Even if you’re diligent about cleaning year-round, spring is the traditional time to address those areas of the home missed by your regular cleaning routine. Dust or vacuum out-of-the-way nooks and crannies — the tops of wall-mounted cabinets, for example, and the floor beneath large appliances. Launder or dry clean fabric draperies, and use a damp cloth to clean wood and vinyl blinds. Vacuum upholstered furniture and mattresses, and if you have area rugs or wall-to-wall carpeting, think about renting a carpet cleaner. In short, the goal is to remove dust, mites, and allergens wherever they have settled in order to achieve a healthier home.

Grease residue lingering in the kitchen? Consider washing your cabinets, backsplashes and walls with a mixture of warm water and mild detergent. The same goes for the bathroom, where soap scum, mold and mildew are persistent nuisances. While you’re cleaning tile, look for areas of worn or missing grout, as these may lead to more serious water damage if not repaired.

And just as you readied your furnace for fall, now is the time to make sure your air conditioning unit is in good working order. Change the filter, examine hose connections for leaks, and verify that drain pans are draining freely. If you suspected problems with efficiency or performance last summer, call in a professional to check things out before the warm weather arrives.

Spring cleaning is by no means confined to the indoors. Take a walk around the exterior of your house to evaluate the condition of your home’s roofing, siding, and foundation. Snow, ice, and fluctuating temperatures can all take their toll on shingles and other exterior architectural elements. If you have a deck or patio, give it a good sweep, in the process checking for any minor issues in need of repair. You can get a year’s worth of grime and mildew off your deck and siding in minutes with a pressure washer and an oxygen-based bleach solution.

Organize a closet or two

Though many of us would rather keep the door closed on the subject of closet organization, cleaning up your act storage-wise can yield abundant daily and long-term benefits. Pick one closet as a starting point for your efforts and set a goal for what you wish to accomplish. List what you want to store in this closet and identify the ways in which it’s currently letting you down. Big box stores and specialty shops offer storage options running the gamut from strictly functional wire systems to highly decorative cabinetry. Budget, style, and the amount of space you have available should all factor into your decision-making.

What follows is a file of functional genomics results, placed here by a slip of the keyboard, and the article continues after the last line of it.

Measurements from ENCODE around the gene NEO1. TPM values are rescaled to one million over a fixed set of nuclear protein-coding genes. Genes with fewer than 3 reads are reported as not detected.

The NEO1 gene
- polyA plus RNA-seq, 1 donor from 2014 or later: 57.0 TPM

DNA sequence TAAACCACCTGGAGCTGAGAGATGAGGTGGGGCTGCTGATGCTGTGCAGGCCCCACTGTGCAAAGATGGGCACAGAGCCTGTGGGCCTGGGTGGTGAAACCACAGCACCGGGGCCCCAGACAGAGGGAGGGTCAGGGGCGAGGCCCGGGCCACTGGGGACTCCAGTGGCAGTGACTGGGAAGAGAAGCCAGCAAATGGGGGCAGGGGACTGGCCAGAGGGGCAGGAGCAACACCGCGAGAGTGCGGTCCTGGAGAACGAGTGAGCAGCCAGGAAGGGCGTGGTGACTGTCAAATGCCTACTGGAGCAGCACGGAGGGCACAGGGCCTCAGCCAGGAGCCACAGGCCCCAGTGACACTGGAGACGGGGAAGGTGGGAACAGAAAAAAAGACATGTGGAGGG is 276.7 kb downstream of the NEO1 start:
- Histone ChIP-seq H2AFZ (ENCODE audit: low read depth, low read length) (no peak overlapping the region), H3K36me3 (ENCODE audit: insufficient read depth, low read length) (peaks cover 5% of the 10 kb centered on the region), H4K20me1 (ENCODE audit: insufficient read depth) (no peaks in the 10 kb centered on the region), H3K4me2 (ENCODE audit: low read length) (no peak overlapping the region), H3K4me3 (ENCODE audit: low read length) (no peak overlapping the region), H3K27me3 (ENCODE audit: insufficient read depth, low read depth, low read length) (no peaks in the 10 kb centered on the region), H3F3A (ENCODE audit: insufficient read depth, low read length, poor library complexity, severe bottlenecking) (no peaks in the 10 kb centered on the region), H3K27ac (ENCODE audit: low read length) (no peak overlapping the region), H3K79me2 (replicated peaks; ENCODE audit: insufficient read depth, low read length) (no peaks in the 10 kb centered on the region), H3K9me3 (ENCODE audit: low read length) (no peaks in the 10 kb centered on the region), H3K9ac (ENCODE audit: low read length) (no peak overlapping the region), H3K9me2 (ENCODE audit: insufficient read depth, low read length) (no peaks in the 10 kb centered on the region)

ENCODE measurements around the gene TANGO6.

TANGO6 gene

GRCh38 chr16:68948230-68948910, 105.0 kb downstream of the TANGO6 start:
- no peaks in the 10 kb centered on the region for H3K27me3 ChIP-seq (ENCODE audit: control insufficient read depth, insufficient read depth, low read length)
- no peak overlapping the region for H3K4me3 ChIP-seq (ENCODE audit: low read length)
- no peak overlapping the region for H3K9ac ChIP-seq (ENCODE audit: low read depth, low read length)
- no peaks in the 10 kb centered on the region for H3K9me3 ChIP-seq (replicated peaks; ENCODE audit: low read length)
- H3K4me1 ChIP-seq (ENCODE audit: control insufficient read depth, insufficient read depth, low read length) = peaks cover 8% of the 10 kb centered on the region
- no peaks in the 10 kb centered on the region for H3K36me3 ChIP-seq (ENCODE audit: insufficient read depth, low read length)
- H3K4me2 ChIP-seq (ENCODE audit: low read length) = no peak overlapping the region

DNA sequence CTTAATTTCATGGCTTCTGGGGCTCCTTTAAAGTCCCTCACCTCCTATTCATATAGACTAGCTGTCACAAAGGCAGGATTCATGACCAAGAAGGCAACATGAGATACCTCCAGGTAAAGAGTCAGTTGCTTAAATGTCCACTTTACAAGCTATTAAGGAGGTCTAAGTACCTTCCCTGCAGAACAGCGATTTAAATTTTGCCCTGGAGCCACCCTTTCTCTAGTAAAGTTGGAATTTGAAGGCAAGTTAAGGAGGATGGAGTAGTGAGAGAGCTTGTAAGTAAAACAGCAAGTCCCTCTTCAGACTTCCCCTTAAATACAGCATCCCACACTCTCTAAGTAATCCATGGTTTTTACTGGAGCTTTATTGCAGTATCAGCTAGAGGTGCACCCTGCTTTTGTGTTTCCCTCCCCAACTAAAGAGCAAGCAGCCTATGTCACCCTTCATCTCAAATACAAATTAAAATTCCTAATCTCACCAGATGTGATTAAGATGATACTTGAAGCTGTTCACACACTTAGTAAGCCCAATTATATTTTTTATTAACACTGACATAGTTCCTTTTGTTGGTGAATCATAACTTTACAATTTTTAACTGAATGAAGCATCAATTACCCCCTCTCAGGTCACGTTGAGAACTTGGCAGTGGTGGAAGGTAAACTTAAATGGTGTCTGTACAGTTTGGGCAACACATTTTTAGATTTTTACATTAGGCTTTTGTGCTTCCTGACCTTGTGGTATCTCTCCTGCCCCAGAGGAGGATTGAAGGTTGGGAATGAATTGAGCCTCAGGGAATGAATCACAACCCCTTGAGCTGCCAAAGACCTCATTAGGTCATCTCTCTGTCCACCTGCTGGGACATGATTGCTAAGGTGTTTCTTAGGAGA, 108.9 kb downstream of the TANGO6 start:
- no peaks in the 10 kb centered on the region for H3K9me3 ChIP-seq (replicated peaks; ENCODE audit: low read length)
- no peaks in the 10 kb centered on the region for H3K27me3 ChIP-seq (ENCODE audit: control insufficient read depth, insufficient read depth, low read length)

Start planning your garden

While it may be too early in most parts of the country to start planting your garden, it’s never too early to plan! Consult seed catalogs or online retailers to find new varieties to experiment with. After all, nurseries and home improvement chains only have room to stock the most popular plants. So if you are looking for heirloom or rare varieties — anything to make your yard truly distinctive this summer — seed catalogs are the way to go. If you’re anxious to begin any way that you can, consider starting your tomatoes from seed indoors.

Paint something — anything!

There’s nothing easier or more rewarding than applying a fresh coat of paint to a room or piece of furniture. Would any room in your house benefit from a totally new hue or just a touchup? The answer is probably yes. If you’re interested in adding bright colors to your home’s palette but aren’t sure where to begin, don’t miss these expert tips on boosting color confidence. And there’s no need to stop at the walls; you can use paint to give new life to an old piece of furniture, worn-out cabinets, or a lackluster stairway.

Create a home office that works for you

Making the right design decisions in your home office can mean the difference between working hard and hardly working! Even if you already have a home office, consider whether there may be a better place for it. Two important questions to ask: Will you actually work in this space (steer clear of bedrooms, which our minds associate with rest), and will there be few distractions (laundry hampers, kitchen sinks, and anything else that might compete for your attention should be out of sight)? Be sure you have room for everything that is essential to the work you do. If your work area is small, take advantage of vertical space by installing shelves above your desk or tall adjacent bookcases. A home office should work for you, so if the setup you have isn’t working, change it!

Bob Vila is the home improvement expert widely known as host of TV’s This Old House, Bob Vila’s Home Again, and Bob Vila. Today, Bob continues his mission to help people upgrade their homes and improve their lives with advice online at BobVila.com. His video-rich site offers a full range of fresh, authoritative content – practical tips, inspirational ideas, and more than 1,000 videos from Bob Vila television.

source: zillow